MARTIN Lewis’ MoneySavingExpert is urging couples to avoid a simple mistake that could see them losing cash.
And it’s particularly important if you’re living together but not married, according to MSE.
Martin Lewis’ MoneySavingExpert is urging couples to avoid a simple mistakeCredit: PA
Tying the knot is falling down people’s priority list as they focus on other life milestones such as buying a house and starting a family instead.
And while many people choose not to marry – they might not realise they’re missing out on some financial perks as a result.
In the latest MSE newsletter, the team say that that those who are not married, or in a civil partnership, have no status under inheritance law.
This means that a partner may be at risk of losing an asset – such as a house – they thought they would inherit if a loved one dies.
It doesn’t mean everyone should make a quick dash down the aisle, but it makes having a conversation about your shared finances even more important.
Martin Lewis’ say couples should consider making a will, or signing a cohabitation contract.
If you own a property with your partner, but you aren’t married, you could consider a cohabitation agreement.
Cohabiting means you are in a relationship and live together, but haven’t tied the knot.
This covers what share of the property each person owns – which is particularly important if one person has contributed more to the deposit.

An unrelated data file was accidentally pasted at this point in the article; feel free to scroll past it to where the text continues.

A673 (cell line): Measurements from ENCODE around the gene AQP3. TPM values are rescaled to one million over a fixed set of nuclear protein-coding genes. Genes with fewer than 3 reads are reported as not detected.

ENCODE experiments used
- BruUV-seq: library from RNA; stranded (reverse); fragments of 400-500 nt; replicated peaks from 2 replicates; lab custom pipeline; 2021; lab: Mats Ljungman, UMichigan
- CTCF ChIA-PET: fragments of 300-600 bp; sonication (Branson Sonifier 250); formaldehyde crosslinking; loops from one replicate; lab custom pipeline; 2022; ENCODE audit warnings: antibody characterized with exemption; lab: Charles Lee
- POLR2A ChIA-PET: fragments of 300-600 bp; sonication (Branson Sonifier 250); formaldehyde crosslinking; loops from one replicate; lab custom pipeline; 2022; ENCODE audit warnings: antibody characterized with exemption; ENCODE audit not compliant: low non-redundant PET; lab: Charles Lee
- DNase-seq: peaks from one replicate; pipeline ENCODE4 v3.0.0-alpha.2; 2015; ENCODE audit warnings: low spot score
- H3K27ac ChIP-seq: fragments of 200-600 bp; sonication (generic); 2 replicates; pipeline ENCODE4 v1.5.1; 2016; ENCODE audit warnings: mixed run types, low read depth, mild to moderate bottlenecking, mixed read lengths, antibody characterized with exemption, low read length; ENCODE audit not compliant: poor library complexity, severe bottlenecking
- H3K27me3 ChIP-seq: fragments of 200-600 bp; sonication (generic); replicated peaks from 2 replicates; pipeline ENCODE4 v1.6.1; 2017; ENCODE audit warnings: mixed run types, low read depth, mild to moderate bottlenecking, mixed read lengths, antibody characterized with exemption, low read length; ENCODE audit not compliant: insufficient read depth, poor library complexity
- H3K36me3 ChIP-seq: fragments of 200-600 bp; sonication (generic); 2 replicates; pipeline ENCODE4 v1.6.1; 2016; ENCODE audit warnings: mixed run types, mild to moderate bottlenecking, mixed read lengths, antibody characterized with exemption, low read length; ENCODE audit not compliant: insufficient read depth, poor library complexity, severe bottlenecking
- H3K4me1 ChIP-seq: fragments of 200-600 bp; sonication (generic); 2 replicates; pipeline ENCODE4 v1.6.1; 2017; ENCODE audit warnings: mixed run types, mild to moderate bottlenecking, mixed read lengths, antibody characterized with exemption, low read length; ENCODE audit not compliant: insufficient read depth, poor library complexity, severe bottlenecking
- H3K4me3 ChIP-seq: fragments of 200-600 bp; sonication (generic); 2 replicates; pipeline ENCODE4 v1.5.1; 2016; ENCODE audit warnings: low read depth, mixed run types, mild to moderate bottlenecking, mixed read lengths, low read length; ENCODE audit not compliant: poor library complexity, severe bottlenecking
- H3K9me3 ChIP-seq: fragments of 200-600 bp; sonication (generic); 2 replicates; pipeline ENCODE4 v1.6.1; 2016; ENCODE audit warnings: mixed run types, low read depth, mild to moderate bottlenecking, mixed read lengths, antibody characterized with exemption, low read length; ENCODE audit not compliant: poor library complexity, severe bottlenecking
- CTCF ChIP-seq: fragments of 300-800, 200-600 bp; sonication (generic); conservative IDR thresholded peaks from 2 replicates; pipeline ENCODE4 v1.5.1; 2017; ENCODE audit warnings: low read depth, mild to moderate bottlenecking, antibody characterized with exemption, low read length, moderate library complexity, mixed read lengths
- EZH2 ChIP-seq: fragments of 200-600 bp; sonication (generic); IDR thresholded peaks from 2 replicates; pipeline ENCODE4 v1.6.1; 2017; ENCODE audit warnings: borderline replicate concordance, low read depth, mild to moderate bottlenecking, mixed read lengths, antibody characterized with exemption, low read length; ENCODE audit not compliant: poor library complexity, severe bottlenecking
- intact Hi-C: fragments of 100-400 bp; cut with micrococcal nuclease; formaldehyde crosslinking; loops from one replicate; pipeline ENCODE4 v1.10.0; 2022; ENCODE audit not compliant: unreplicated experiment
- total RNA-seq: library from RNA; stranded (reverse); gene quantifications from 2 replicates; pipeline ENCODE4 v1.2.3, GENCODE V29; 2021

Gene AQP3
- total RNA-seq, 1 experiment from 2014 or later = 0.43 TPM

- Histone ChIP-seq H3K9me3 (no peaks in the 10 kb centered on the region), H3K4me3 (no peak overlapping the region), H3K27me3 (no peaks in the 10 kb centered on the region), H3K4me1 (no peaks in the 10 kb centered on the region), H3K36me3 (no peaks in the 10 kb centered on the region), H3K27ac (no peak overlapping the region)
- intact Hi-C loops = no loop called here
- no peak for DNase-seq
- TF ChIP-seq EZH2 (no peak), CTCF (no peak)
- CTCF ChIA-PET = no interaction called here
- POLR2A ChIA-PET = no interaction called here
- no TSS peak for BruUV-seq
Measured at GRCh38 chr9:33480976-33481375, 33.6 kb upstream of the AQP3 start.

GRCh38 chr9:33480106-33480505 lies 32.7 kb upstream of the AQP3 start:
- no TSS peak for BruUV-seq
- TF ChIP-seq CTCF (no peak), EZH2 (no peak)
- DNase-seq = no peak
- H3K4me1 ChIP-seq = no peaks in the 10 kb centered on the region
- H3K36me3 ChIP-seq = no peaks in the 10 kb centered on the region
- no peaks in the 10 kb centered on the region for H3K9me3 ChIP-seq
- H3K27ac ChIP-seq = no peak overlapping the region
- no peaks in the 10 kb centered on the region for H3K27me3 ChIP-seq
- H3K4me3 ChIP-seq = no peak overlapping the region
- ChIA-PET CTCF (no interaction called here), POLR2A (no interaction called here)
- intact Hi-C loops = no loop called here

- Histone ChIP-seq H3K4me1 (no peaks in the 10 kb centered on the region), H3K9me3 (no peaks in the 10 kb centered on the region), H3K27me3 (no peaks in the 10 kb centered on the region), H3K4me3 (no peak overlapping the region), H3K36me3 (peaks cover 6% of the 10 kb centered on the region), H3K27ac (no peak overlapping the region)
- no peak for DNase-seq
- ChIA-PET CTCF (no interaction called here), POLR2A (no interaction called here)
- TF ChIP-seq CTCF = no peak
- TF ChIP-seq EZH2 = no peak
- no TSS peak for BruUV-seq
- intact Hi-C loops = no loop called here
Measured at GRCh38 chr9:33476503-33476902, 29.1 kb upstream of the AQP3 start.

It also covers what happens if a dispute occurs, any maintenance costs and who is financially responsible for what.
It means you both are clear on what your rights are – which will help avoid nasty arguments in a worst case scenario.
A marriage creates a legally binding financial bond between a couple.
That means if one of you dies, your assets are automatically passed to your spouse – that includes your savings, pension and share of any property.
But cohabiting couples do not have the same rights – so if you want your assets to pass to your other half, you’ll need to make a will.
A lot of people put off writing a will as it feels a bit morbid, but it’s the only way to ensure your assets are distributed as you would like after you die.
Otherwise probate rules kick in, and these will determine who inherits your assets, which could leave your partner seriously in the lurch.
Make a Will Month takes place twice a year, and sees many solicitor firms write wills for clients either for free, at a reduced rate or in exchange for a charitable donation.
It’s usually during October and March, and you can find participating firms and keep updated on the Free Wills Month website.
Here’s why you need to think about saving for your retirement.
Here’s 22 tips to help you save THOUSANDS of pounds.
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